In this showcase, we’re taking a peek behind the curtain to see how the Jekyll Feed plugin works.
If you’re an avid reader of blogs, you might have a list of websites you check out every day. Working through this list every day is a hassle, especially when there’s no new content. You could sign up for a newsletter for each blog, but do you want to read long-form content in your inbox? Wouldn’t it be better to have something similar to email but specifically for the blogs you read? Well, that’s exactly what an RSS reader is. An RSS reader periodically checks an XML feed of the blogs you follow, pulls in the content, and displays them in an interface similar to an email inbox. The XML feed commonly comes in two formats RSS or Atom, which lists the latest posts on the site, including the HTML content of the post and associated metadata such as the published date, title, and author. The two formats are so similar I’m not going to get into the details of how they differ. You can read more about it here.
XML is a text-based format for encoding documents. It looks very similar to HTML, and while they are related, they’re not the same thing. HTML is used for displaying data, whereas XML is used for transferring data. XML is stricter than HTML:
Nowadays, JSON is a more popular format for transmitting data because it’s less verbose and typically easier to work with.
Let’s skip straight to the exciting part - how is the feed generated? The plugin has a file called feed.xml that generates the feed from the site posts. There’s nothing particularly complicated going on here. It’s a file that uses Liquid to generate the output, just like you would on a regular page in Jekyll.
To start, feed.xml has boilerplate code to set up the XML file. Here’s a small snippet:
Then we get into the posts. By default, the feed.xml contains the ten most recent posts:
The title runs through four different filters before its output:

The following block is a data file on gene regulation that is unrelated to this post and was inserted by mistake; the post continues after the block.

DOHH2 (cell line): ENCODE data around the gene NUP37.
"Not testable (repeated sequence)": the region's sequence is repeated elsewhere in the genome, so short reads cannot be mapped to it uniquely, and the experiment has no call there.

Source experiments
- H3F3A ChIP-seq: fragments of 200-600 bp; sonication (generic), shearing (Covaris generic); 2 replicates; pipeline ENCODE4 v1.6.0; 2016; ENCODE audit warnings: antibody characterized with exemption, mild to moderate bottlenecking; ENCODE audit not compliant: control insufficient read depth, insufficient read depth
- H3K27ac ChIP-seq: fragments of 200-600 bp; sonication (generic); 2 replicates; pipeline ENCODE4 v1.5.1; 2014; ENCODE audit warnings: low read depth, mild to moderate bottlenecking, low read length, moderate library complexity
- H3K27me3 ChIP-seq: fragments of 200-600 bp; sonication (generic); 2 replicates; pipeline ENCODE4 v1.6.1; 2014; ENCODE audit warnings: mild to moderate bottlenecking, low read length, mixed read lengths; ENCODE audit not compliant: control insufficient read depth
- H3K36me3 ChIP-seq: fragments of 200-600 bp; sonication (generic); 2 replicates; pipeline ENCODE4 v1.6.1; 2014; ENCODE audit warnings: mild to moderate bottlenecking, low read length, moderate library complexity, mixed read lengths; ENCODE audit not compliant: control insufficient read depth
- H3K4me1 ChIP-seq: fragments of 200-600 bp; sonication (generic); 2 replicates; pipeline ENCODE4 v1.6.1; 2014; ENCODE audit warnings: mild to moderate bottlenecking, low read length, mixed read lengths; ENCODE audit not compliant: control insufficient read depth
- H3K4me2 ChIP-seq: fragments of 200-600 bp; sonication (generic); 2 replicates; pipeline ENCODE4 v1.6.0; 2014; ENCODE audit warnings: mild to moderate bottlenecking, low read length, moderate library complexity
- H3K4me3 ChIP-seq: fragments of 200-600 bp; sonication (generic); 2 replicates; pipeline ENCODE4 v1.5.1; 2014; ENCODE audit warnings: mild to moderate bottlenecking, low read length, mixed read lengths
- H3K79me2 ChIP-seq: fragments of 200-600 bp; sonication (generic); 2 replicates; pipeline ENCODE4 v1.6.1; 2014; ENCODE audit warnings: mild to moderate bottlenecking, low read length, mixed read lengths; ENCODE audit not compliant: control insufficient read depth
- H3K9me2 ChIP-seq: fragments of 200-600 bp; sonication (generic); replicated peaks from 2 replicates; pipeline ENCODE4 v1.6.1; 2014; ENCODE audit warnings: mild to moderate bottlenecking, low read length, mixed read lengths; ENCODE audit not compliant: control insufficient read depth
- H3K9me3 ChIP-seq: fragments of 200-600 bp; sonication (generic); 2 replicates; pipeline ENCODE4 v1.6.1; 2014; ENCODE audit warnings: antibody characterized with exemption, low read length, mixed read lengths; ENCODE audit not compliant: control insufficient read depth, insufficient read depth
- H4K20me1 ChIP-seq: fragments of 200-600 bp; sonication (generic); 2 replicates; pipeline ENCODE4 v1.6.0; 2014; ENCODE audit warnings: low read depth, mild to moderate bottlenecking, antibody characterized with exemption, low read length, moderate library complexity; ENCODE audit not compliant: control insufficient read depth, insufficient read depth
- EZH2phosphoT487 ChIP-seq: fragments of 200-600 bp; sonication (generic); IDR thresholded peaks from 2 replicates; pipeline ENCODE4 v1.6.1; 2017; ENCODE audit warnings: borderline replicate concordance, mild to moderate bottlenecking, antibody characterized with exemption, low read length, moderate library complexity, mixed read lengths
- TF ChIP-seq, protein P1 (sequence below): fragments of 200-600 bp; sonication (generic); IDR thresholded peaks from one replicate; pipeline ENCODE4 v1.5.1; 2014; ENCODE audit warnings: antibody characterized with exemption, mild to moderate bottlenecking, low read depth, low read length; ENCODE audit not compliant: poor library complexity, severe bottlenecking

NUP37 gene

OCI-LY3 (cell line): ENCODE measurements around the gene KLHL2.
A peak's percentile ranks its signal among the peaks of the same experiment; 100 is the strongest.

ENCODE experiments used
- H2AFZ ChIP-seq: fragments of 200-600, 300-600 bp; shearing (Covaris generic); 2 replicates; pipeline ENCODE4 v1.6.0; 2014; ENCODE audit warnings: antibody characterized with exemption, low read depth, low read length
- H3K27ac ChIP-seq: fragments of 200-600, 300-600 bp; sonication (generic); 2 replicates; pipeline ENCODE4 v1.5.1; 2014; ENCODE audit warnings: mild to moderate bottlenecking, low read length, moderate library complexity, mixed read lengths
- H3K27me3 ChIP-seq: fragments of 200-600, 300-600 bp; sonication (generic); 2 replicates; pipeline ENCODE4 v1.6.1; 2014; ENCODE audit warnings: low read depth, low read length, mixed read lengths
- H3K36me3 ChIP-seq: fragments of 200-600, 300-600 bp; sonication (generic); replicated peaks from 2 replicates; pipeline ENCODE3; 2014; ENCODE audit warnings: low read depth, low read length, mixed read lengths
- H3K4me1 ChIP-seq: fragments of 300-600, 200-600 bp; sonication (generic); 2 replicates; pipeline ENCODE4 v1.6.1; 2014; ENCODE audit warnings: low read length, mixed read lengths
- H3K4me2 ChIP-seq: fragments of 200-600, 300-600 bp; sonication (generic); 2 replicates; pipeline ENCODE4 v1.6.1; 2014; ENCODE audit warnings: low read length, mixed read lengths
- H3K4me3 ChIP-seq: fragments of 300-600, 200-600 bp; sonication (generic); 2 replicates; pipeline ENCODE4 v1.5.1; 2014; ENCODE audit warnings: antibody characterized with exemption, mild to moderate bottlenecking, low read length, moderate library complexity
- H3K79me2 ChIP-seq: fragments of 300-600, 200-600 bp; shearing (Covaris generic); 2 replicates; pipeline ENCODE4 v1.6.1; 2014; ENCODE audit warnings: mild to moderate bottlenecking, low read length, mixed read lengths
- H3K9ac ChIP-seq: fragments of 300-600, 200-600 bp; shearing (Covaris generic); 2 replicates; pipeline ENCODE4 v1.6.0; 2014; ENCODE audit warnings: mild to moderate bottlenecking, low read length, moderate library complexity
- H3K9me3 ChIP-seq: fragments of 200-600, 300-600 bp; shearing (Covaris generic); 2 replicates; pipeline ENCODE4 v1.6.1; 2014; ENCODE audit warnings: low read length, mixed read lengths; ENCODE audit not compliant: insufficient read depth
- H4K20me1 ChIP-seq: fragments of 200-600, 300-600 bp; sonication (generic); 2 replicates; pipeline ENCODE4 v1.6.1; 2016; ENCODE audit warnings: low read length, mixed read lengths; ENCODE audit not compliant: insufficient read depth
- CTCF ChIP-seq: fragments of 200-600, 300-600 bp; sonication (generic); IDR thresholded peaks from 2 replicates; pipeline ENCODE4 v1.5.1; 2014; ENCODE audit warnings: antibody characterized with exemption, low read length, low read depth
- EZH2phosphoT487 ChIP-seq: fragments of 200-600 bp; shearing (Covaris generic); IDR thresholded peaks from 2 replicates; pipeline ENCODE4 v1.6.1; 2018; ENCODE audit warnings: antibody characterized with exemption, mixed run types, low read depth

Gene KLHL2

Let’s have a look at what each one is doing:
"hi") into opening and closing quotes (
Next Liquid outputs the link, published date, last updated date, and ID for the post.
There’s a configuration option to only output the post’s excerpt rather than the entire content to keep the feed shorter:
The post’s author matches a data file containing more information like the email, a URI for the author, and full name.
The categories and tags for the post are listed next:
Followed by the excerpt (if there is one):
And finally, an associated image:
That’s it. It’s relatively easy to follow along and is sure better than building it by hand.
There are two other pieces of this plugin: a Liquid tag and a generator.
The Liquid tag has one job - output the metatag to link to the RSS feed. It finds the path and title from the config file and returns a string in this format:
The generator is more involved. It’s mostly setting up where to output the feed, which collection to run it on, and normalizing data. In the end, it calls the feed Liquid file we dissected above to generate the feed.
Jekyll plugins can be a black box, but they’re usually relatively straightforward when you dive into them. Hopefully, this has given you a glimpse into what it takes to generator your Jekyll feed. If you’re interested in more deep dives on Jekyll plugins, reach out on Twitter.
If you’re interested in using Jekyll for your next project, take a look at this Jekyll tutorial to get started.
29 November 2021
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